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NATD(8) FreeBSD System Manager's Manual NATD(8)


[править] NAME

    natd — Network Address Translation daemon

[править] SYNOPSIS

    natd [-unregistered_only | -u] [-log | -l] [-proxy_only] [-reverse]
         [-deny_incoming | -d] [-use_sockets | -s] [-same_ports | -m]
         [-verbose | -v] [-dynamic] [-in_port | -i port]
         [-out_port | -o port] [-port | -p port]
         [-alias_address | -a address] [-target_address | -t address]
         [-interface | -n interface] [-proxy_rule proxyspec]
         [-redirect_port linkspec] [-redirect_proto linkspec]
         [-redirect_address linkspec] [-config | -f configfile]
         [-instance instancename] [-globalport port] [-log_denied]
         [-log_facility facility_name] [-punch_fw firewall_range]
         [-skinny_port port] [-log_ipfw_denied] [-pid_file | -P pidfile]
         [-exit_delay | -P ms]


    The natd utility provides a Network Address Translation facility for use
    with divert(4) sockets under FreeBSD.
    (If you need NAT on a PPP link, ppp(8) provides the -nat option that
    gives most of the natd functionality, and uses the same libalias(3)
    The natd utility normally runs in the background as a daemon.  It is
    passed raw IP packets as they travel into and out of the machine, and
    will possibly change these before re-injecting them back into the IP
    packet stream.
    It changes all packets destined for another host so that their source IP
    address is that of the current machine.  For each packet changed in this
    manner, an internal table entry is created to record this fact.  The
    source port number is also changed to indicate the table entry applying
    to the packet.  Packets that are received with a target IP of the current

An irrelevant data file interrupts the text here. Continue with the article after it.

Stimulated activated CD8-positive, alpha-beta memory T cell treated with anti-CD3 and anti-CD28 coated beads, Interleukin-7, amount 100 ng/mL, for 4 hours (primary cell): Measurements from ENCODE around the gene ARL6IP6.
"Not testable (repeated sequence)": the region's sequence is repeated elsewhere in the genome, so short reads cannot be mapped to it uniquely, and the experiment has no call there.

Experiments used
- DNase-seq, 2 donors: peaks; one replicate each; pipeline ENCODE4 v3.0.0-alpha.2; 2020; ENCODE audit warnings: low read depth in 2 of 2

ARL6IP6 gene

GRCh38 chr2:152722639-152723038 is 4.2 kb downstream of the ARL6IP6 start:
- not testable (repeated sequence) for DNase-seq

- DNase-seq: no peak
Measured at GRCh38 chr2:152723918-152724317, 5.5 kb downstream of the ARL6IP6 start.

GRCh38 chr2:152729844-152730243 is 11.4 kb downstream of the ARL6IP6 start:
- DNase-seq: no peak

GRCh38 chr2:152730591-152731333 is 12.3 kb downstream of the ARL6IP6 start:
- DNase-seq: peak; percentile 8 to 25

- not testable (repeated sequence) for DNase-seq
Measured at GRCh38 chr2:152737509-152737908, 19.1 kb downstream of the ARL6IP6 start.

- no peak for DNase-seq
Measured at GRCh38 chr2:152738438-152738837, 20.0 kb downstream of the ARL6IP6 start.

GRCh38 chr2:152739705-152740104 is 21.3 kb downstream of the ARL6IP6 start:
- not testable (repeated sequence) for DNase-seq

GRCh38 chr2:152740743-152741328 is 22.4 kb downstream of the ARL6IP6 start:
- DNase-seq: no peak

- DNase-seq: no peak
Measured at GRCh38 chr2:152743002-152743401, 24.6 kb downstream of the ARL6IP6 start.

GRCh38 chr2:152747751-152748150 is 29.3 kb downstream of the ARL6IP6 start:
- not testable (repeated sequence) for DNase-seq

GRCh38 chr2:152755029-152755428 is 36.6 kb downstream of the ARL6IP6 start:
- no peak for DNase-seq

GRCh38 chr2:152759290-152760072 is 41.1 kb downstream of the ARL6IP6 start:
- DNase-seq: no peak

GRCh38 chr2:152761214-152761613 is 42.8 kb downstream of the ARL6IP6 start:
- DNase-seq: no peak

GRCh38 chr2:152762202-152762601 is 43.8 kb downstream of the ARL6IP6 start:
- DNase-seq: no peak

host are checked against this internal table.  If an entry is found, it
    is used to determine the correct target IP address and port to place in
    the packet.
    The following command line options are available:
    -log | -l   Log various aliasing statistics and information to the file
                /var/log/alias.log.  This file is truncated each time natd is
    -deny_incoming | -d
                Do not pass incoming packets that have no entry in the inter‐
                nal translation table.
                If this option is not used, then such a packet will be
                altered using the rules in -target_address below, and the
                entry will be made in the internal translation table.
                Log denied incoming packets via syslog(3) (see also
    -log_facility facility_name
                Use specified log facility when logging information via
                syslog(3).  Argument facility_name is one of the keywords
                specified in syslog.conf(5).
    -use_sockets | -s
                Allocate a socket(2) in order to establish an FTP data or IRC
                DCC send connection.  This option uses more system resources,
                but guarantees successful connections when port numbers con‐
    -same_ports | -m
                Try to keep the same port number when altering outgoing pack‐
                ets.  With this option, protocols such as RPC will have a
                better chance of working.  If it is not possible to maintain
                the port number, it will be silently changed as per normal.
    -verbose | -v
                Do not call daemon(3) on startup.  Instead, stay attached to
                the controlling terminal and display all packet alterations
                to the standard output.  This option should only be used for
                debugging purposes.
    -unregistered_only | -u
                Only alter outgoing packets with an unregistered source
                address.  According to RFC 1918, unregistered source
                addresses are, and
    -redirect_port proto targetIP:targetPORT[-targetPORT]
                Redirect incoming connections arriving to given port(s) to
                another host and port(s).  Argument proto is either tcp or
                udp, targetIP is the desired target IP address, targetPORT is
                the desired target port number or range, aliasPORT is the
                requested port number or range, and aliasIP is the aliasing
                address.  Arguments remoteIP and remotePORT can be used to
                specify the connection more accurately if necessary.  If
                remotePORT is not specified, it is assumed to be all ports.
                Arguments targetIP, aliasIP and remoteIP can be given as IP